Dr. Yamamoto says, “Many Japanese people seem to be resistant to vaccines, but considering the risk of infection in the destination country, they should get vaccinated,” and adds , “It is better to first check the epidemic situation in the destination country and know what risks there are. If there is a vaccine that requires vaccination, get it as soon as possible,” he advises. It is well known that vaccination against yellow fever is mandatory in Africa and South America, but even in Southeast Asia, where it is easy to travel from Japan, there are many wild dogs roaming the streets, and there are risks such as rabies and tetanus.
In addition, it generally takes several weeks after vaccination for immunity to develop. Some vaccines must be administered several times at intervals, and if you do not consider vaccination as soon as you decide to travel to Japan, you may not make it in time.
In addition, “It is also important to check your “records” to understand and manage what vaccines you have been vaccinated with in the past and when you were vaccinated,” he said. He says that vaccines inoculated when he was a child may be effective for the rest of his life in the destination country. If you are planning to travel abroad in the near future, it would be a good idea to check your past vaccination records right away.
In fact, this is such a scary infectious disease. Almost 100% of people die after contracting an infectious disease.
Information on infectious diseases and vaccinations for overseas travel is detailed in “FORTH,” the quarantine station of the Ministry of Health, Labor and Welfare.
For example, completion of inoculation is required at the time of entry into tropical regions of Africa and South America. Short-term tourists are also required to present a certificate of vaccination against yellow fever. Yellow fever is a viral infection transmitted by mosquitoes and is usually fatal in only a few percent of cases, but in the absence of immunity or in an epidemic, it can reach 60 percent or more. The vaccination is valid for life, starting 10 days after inoculation. A certificate of vaccination may also be required for airplane transfers. Although it is rare for a mosquito bite to cause serious illness in Japan, it can be deadly overseas, especially in Africa and South America, so one must be very careful.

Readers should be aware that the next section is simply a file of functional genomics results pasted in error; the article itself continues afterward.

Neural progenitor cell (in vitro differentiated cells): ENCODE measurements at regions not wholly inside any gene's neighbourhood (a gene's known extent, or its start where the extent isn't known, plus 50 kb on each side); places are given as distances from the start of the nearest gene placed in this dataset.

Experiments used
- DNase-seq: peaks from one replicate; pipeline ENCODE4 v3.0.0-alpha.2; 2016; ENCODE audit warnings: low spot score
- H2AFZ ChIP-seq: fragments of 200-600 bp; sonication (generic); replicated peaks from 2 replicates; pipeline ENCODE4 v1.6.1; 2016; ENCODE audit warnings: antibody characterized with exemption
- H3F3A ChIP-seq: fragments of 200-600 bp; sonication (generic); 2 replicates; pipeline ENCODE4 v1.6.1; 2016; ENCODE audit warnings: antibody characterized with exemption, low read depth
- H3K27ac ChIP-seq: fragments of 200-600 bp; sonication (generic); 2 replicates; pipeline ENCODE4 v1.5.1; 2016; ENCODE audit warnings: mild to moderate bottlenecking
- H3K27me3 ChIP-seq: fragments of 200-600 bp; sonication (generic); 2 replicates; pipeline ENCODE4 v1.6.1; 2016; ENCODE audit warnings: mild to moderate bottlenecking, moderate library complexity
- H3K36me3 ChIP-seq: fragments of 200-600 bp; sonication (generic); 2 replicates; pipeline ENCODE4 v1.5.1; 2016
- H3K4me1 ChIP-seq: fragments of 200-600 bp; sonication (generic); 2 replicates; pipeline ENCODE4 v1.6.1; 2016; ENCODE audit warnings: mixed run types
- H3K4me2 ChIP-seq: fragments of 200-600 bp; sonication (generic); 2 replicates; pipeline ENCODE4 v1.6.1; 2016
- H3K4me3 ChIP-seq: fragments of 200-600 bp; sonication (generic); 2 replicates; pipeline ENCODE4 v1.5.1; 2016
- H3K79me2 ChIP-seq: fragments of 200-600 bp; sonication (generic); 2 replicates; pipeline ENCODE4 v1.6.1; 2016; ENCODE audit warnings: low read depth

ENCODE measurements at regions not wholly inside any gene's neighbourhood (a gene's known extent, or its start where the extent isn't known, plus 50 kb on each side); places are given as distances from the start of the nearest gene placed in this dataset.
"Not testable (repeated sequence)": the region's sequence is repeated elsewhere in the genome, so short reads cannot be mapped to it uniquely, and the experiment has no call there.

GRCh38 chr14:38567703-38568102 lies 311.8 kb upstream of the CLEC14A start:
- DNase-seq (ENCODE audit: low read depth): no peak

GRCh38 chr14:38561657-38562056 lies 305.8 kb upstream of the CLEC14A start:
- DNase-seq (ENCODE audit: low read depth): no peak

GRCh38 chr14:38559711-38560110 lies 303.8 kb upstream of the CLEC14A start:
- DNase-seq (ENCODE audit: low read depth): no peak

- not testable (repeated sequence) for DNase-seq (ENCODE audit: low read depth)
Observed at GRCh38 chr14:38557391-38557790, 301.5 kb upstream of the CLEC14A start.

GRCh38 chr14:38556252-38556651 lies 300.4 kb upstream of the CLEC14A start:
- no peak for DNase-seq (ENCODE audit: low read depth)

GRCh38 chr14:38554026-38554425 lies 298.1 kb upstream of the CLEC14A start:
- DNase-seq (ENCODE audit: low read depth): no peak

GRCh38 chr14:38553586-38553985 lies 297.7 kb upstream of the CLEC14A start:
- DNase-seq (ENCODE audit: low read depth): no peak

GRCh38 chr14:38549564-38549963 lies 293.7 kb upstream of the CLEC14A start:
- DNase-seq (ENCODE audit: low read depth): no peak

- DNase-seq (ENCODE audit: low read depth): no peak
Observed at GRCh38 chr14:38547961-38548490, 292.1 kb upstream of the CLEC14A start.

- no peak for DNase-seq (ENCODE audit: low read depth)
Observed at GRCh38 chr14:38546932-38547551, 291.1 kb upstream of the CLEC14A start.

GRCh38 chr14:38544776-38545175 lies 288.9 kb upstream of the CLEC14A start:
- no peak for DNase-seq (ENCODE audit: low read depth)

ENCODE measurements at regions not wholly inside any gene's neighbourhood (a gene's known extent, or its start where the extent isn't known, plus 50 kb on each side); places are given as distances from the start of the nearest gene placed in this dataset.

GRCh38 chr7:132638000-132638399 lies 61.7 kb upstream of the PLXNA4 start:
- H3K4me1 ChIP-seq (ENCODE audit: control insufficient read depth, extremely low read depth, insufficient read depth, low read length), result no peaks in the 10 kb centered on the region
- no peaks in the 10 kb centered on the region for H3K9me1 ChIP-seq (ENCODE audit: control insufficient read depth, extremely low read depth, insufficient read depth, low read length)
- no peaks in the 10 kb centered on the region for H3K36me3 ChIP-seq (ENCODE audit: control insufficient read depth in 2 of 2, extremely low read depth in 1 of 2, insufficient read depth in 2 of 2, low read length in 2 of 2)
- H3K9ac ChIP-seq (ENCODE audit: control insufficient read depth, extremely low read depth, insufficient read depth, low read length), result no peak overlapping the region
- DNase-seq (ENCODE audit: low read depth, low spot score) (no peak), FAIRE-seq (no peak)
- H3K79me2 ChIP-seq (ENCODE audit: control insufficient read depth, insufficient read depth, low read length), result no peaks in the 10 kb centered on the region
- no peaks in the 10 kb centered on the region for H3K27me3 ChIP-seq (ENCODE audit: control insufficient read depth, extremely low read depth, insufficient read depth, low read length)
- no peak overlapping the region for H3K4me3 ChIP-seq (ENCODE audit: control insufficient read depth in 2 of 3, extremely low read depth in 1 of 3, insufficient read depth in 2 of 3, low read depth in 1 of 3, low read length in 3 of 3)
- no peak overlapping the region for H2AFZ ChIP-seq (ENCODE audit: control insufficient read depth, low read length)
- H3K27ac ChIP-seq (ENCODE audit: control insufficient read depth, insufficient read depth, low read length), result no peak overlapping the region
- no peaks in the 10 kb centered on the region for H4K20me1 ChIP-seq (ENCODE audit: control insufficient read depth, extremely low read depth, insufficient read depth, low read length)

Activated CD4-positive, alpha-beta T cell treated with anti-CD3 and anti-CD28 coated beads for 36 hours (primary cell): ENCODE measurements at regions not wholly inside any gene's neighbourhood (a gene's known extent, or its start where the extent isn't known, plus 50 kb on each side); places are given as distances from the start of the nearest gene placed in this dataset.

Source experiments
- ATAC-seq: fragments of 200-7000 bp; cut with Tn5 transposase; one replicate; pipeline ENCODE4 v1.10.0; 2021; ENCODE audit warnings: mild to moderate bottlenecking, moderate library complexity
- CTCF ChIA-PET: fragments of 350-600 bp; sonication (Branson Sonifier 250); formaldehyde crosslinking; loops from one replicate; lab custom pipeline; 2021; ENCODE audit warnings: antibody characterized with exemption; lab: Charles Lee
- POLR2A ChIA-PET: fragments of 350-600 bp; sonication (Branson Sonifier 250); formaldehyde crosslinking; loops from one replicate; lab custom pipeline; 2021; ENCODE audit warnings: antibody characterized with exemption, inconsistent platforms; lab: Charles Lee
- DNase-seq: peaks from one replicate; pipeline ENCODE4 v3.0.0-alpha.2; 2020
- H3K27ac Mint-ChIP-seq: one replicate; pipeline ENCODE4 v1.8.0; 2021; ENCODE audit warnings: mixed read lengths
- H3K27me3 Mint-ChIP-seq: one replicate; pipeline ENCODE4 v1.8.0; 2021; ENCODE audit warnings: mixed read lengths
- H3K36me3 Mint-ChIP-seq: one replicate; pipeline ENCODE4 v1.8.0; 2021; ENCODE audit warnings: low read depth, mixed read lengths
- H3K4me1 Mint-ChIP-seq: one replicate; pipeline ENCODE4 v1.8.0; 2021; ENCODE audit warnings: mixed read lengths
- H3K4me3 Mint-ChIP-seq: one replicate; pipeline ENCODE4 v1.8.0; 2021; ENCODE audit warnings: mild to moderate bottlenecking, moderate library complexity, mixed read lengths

In addition, rabies, measles, rubella, chickenpox, influenza, and tetanus are “recommended vaccinations for those who need them regardless of the destination,” according to FORTH. Rabies, for example, has an almost 100% chance of causing death if contracted. Although there have been no cases of rabies in Japan, it is possible to contract rabies from all animals overseas, and the vaccine requires a high number of doses: three pre-exposure doses and six post-exposure doses. It is not uncommon for cases to occur at zoos in the destination country, so it is important to be informed about this.
The body’s immunity is also lowered during the period when you cannot travel abroad due to the coronary disaster!
Infectious diseases that spread overseas are often related to the local sanitary environment. Japan boasts one of the highest levels of sanitation in the world, but this is not always the case overseas. Dr. Yamamoto said, “It has been a long time since I traveled overseas after the coronary disaster, and I keenly felt that my immunity and resistance had declined. Please take even greater care to take care of yourself there,” he advises.
For example, “traveler’s diarrhea ” is one of the illnesses diagnosed when diarrhea occurs three or more times per 24 hours during a trip or after returning home, along with some accompanying symptoms such as fever and vomiting. It can be caused by viruses or parasites in a poor sanitary environment, contaminated raw water or seafood, undercooked food, or diarrhea caused by anxiety, stress, fatigue, or differences in eating habits due to environmental changes caused by travel. Infectious diseases can also cause severe illness.
New coronas, monkeypox, and other infectious diseases, even if not prevalent in Japan, can be life-threatening overseas. Before resuming overseas travel, it is a good idea to research infectious diseases and vaccines in your destination country once again.
Kana Yamamoto was born in 1989. Born in Shiga Prefecture. Doctor. D. in medicine from Shiga University of Medical Science in 2015. 2022 Completed graduate studies at the University of Tokyo Graduate School of Medicine. Internist at Navitas Clinic (Tachikawa), part-time physician at Yoshinobu Clinic (Kagoshima), and researcher at the Institute of Medical Governance, a non-profit organization. He is the author of the book “Anemia Great Nation, Japan” (Kobunsha Shinsho).
Information and data in this article are current as of June 3, 2022.
Interview, text, and photos (unless otherwise noted)： Aki Shikama / Aki Shikama